Sunday, May 12, 2013

Review: Chantress (Chantress, #1)

Chantress (Chantress, #1)

Author: Amy Butler Greenfield


Lucy’s Chantress magic will make her the most powerful — and most hunted — girl in England. 

“Sing, and the darkness will find you.” This warning has haunted fifteen-year-old Lucy ever since she was eight and shipwrecked on a lonely island. Lucy’s guardian, Norrie, has lots of rules, but the most important is that Lucy must never sing. Not ever. Now it is 1667, Lucy is fifteen, and on All Hallows’ Eve, Lucy hears a tantalizing melody on the wind. She can’t help but sing — and she is swept into darkness.

When she awakes in England, Lucy hears powerful men discussing Chantresses — women who can sing magic into the world. They are hunting her, but she escapes and finds sanctuary with the Invisible College, an organization plotting to overthrow the nefarious Lord Protector. The only person powerful enough to bring about his downfall is a Chantress. And Lucy is the last one in England.

Lucy struggles to master the song-spells and harness her power, but the Lord Protector is moving quickly. And her feelings for Nat, an Invisible College apprentice and scientist who deeply distrusts her magic, only add to her confusion…

Time is running out, and the fate of England hangs in the balance in this entrancing novel that is atmospheric and lyrical, dangerous and romantic.

Release date: May 7th 2013
Publisher: Margaret K. McElderry Books


Chantress takes everything I like in a book and puts them together in a beautifully rendered tale that flows like a song.

The book sweeps you up in its story of a historical England that is wrecked by magic and ruled by fear. Enchantments are rife with both black magic and harmless incantations at work. Introduce the chantresses-- a group of women who can make magic through singing-- and the plot becomes a whole lot more interesting.

The main storyline in this novel is rather easy to follow. There are the classic villain, Lord Scargrave, and his minions, the Shadowgrims-- man-sized ravens who can consume your soul in the fiery fires of hell and rape your mind of your thoughts. There is also the motley bunch of heroes, which in this case includes the members of the Invisible College-- a group of thinkers and scientists who are set on overthrowing Lord Scargrave's rule on the kingdom and destroying his thrall over the young king. Finally, we have our heroine, Lucy, who just so happens to be the last Chantress alive in all of England (which is not true, by the way).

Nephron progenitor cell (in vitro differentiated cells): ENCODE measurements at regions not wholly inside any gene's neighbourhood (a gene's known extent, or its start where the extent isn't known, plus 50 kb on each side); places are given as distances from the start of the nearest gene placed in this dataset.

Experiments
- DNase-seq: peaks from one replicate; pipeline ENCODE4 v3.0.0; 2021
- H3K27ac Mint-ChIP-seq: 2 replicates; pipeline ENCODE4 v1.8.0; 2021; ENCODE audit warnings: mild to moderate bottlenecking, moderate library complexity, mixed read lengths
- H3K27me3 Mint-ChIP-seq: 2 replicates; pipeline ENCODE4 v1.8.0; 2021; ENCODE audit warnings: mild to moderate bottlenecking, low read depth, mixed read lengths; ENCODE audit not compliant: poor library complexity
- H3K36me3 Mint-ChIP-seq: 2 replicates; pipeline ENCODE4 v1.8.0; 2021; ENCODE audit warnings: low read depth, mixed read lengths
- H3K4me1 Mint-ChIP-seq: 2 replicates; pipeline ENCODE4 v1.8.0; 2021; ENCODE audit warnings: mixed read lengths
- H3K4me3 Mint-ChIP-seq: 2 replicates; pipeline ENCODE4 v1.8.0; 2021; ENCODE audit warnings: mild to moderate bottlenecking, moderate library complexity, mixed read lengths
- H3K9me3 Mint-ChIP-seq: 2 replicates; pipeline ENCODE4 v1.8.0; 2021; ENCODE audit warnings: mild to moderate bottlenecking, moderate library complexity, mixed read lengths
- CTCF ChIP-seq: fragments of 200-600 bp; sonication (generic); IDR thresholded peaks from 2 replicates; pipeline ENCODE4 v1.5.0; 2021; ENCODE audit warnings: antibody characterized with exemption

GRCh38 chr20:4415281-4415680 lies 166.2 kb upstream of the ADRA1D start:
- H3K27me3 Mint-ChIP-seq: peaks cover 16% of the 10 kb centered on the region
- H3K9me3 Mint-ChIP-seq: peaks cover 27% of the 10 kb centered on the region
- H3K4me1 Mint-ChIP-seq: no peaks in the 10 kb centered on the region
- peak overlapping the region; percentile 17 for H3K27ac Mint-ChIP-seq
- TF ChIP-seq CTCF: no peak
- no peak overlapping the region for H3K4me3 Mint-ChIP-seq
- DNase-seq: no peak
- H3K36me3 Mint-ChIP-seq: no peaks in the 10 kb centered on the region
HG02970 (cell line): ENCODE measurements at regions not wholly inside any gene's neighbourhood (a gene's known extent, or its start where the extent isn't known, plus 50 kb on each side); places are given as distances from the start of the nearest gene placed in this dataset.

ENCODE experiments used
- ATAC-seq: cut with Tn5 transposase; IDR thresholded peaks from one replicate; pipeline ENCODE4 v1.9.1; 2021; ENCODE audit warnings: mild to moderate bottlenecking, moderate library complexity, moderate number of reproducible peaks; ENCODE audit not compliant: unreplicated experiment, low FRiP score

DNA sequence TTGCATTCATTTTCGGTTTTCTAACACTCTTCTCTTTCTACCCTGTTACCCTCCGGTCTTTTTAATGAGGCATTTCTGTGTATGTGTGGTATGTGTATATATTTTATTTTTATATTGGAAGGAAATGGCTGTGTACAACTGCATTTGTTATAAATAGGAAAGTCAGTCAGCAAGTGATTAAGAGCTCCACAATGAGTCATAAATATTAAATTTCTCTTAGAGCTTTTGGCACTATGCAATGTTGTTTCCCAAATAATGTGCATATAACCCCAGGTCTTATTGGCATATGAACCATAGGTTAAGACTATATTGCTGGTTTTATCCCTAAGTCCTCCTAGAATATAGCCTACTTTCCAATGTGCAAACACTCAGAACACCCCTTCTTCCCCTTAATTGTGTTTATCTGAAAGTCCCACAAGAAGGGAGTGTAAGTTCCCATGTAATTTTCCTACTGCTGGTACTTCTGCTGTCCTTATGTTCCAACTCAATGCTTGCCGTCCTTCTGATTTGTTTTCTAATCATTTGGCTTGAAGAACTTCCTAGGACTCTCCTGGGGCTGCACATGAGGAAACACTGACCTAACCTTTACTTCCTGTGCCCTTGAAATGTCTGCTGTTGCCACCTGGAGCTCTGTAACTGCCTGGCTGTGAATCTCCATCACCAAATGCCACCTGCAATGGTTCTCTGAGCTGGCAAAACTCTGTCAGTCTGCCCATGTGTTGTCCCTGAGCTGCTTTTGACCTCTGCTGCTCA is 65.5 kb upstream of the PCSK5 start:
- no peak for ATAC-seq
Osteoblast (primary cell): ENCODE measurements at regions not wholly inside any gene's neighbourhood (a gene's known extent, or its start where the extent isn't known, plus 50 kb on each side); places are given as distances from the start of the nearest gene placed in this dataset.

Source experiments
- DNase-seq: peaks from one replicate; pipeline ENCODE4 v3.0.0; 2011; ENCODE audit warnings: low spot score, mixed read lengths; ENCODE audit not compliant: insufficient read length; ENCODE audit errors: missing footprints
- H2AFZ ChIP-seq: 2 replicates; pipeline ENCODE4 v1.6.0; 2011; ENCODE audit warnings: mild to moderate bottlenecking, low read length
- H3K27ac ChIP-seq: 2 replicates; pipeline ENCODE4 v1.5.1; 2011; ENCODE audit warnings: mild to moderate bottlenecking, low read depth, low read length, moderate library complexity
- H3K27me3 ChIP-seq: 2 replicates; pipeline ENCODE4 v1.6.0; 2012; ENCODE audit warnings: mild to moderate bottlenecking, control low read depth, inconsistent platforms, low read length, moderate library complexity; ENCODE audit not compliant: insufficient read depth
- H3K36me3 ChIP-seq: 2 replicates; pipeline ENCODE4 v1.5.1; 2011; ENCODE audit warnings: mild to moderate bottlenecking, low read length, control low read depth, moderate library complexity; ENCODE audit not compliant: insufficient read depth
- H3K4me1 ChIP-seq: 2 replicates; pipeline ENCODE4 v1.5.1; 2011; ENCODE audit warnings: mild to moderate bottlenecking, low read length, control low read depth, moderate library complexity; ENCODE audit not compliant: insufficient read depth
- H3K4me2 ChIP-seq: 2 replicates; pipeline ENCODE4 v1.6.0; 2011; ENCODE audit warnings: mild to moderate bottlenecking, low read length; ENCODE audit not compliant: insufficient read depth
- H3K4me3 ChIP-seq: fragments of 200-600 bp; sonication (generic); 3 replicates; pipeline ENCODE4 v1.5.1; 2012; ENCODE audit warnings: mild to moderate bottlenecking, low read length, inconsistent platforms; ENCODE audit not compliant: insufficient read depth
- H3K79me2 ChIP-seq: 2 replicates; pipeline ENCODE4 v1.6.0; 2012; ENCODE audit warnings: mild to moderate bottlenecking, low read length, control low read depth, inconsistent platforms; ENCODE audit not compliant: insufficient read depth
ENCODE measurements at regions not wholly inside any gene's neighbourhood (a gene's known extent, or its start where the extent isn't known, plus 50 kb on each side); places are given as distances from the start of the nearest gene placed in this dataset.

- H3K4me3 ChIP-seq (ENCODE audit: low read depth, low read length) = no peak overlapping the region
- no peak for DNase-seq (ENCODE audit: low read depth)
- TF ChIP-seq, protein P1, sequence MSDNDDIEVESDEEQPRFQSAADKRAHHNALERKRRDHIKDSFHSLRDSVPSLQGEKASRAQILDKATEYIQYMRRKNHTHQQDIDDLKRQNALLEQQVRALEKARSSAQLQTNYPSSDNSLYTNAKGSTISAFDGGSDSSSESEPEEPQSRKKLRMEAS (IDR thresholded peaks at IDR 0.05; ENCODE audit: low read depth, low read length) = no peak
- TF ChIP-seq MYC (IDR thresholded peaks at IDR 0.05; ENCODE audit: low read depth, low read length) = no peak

The mission unfolds with Lucy discovering her powers, the truth behind her birth and being pushed onto a journey to destroy the seemingly invincible antagonist. Along the way, there are some simple complications, such as Nat, an apprentice who begins a love-hate relationship with Lucy. The slow-brewing romance between Nat and Lucy is like a collision between Science and Magic, and it's a wholly enjoyable process watching how opposites attract, reject and fall in love with each other anyway.

In the end, this novel does not put forth a complex plot, but it rises above its simple and straightforward structure with lovely language, atmospheric descriptions and a lively protagonist. Worth the read for all historical fans.

Source: From the publisher for review purposes.
Via Edelweiss.


Amy Butler Greenfield

Amy Butler Greenfield was a grad student in history when she gave into temptation and became a writer. Since then, she has become an award-winning author. 
Born in Philadelphia, Amy grew up in the Adirondack Mountains and later studied history at Williams College, the University of Wisconsin-Madison, and Oxford. She now lives with her family in England, where she writes, bakes double-dark-chocolate cake, and plots mischief.


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1 comment:

  1. Interesting plot! I love the whole idea of magic through music. Lucy and the others sound so wonderful and I can't wait to learn her story.

    - Ellie at The Selkie Reads Stories


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